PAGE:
From the very beginning of the first Earth Summit in 1992, people realized that sustainable development could not be achieved by governments alone. It would require the active participation of all sectors of society and all types of people – consumers, workers, business persons, farmers, students, teachers, researchers, activists, indigenous communities, and other communities of interest. Agenda 21 formalized nine of these as the overarching categories through which all citizens could participate in the UN activities on achieving sustainable development. These are officially called “Major Groups”.
Up coming events:
Host Country Liaison: Civil Society Facilitating Committee to Rio+20 (CSFC)
A special committee of the main Brazilian civil society networks was created in late 2010 to help organize Brazilian civil society and engage with national and international partners, including the Government of Brazil and the UN Conference on Sustainable Development (Rio+20) Secretariat. Members of the Committee represent a diverse set of actors from all sectors including, among others, environmentalists, rural and urban workers, women, youth, popular movements and trade unions. These actors work in rural and urban regions, at both the national and international levels, on issues related to human rights, development modeling, environmental justice and sustainability.
An important role of the Facilitating Committee is to ensure an efficient flow of information between Brazilian civil society and the rest of the world, as well as to be the national focal point for the Rio+20 major groups coordinator. For that purpose, we will support initiatives of the major groups organizing partners and the Rio+20 Secretariat as required throughout the preparatory process and during the conference itself. Organizations are invited to engage with the Committee to help organize national activities and support international ones.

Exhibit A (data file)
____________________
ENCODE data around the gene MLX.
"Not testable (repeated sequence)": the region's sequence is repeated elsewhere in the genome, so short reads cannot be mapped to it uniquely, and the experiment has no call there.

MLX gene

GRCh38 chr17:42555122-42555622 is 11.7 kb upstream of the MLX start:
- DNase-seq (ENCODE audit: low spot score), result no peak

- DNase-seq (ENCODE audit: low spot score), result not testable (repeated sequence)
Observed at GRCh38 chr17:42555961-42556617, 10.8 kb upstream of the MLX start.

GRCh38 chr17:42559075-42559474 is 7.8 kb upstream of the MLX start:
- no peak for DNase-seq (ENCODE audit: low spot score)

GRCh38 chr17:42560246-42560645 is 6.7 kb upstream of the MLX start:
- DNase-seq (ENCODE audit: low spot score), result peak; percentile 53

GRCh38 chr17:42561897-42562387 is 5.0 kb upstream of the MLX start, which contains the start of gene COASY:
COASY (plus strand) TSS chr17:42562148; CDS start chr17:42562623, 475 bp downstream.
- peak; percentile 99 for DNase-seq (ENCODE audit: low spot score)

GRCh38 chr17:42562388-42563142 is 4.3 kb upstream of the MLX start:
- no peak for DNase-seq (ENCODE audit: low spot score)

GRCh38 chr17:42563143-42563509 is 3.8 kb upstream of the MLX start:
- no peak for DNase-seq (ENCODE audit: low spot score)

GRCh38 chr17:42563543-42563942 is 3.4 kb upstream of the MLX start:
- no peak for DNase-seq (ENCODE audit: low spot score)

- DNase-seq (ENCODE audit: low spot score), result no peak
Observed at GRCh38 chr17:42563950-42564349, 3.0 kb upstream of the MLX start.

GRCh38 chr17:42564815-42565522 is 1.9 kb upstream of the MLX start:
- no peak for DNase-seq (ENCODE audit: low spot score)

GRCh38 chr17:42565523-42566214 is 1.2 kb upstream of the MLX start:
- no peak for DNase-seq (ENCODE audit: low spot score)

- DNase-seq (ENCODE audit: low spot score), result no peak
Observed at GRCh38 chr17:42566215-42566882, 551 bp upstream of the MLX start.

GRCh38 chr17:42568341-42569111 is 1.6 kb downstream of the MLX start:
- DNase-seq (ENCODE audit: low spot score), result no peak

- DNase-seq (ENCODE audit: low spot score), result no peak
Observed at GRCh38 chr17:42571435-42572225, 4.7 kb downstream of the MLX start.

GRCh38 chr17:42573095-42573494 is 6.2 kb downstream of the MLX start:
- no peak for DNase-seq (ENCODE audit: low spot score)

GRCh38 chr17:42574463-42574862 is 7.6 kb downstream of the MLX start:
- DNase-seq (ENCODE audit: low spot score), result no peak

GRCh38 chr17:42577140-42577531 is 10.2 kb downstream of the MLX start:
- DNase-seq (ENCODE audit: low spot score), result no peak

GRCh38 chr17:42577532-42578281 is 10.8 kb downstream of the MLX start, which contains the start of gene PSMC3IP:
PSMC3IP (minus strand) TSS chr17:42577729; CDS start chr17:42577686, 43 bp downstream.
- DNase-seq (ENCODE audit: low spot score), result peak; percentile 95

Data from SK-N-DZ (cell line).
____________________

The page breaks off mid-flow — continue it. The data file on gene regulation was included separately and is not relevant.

The Facilitating Committee also intends to host training activities and debates to support the mobilization of civil society throughout the Rio+20 preparatory process. One CSFC initiative will be the People’s Summit for Sustainable Development, a broad space for debating, networking and showcasing national and international civil society initiatives related to the Rio+20 objectives and themes, and organized to coincide with the conference.
The Global Union for Sustainability (GUS)
Believing that the success of Rio+20 will depend on follow-up to the conference, in October 2010 Brazilian and other international organizations launched the Global Union for Sustainability as a mechanism to track progress toward the implementation of Rio+20 outcomes.
The GUS brings together active organizations and leaders from a wide range of sectors into a global multi-stakeholder forum. The goal is to enhance cooperation and exchange of ideas on how to promote sustainable development, evaluate progress and identify gaps or shortages early in the implementation phase. In the run-up to Rio+20, the GUS will promote a range of on-site meetings and online activities aiming to provide valuable inputs to the conference, and to begin setting up a lasting follow-up process.
The GUS also intends to collect positive experiences related to the Rio+20 themes and objectives, encourage cross-fertilization and coordination, and transform the process into an effective way to face sustainability challenges and accelerate implementation of feasible solutions.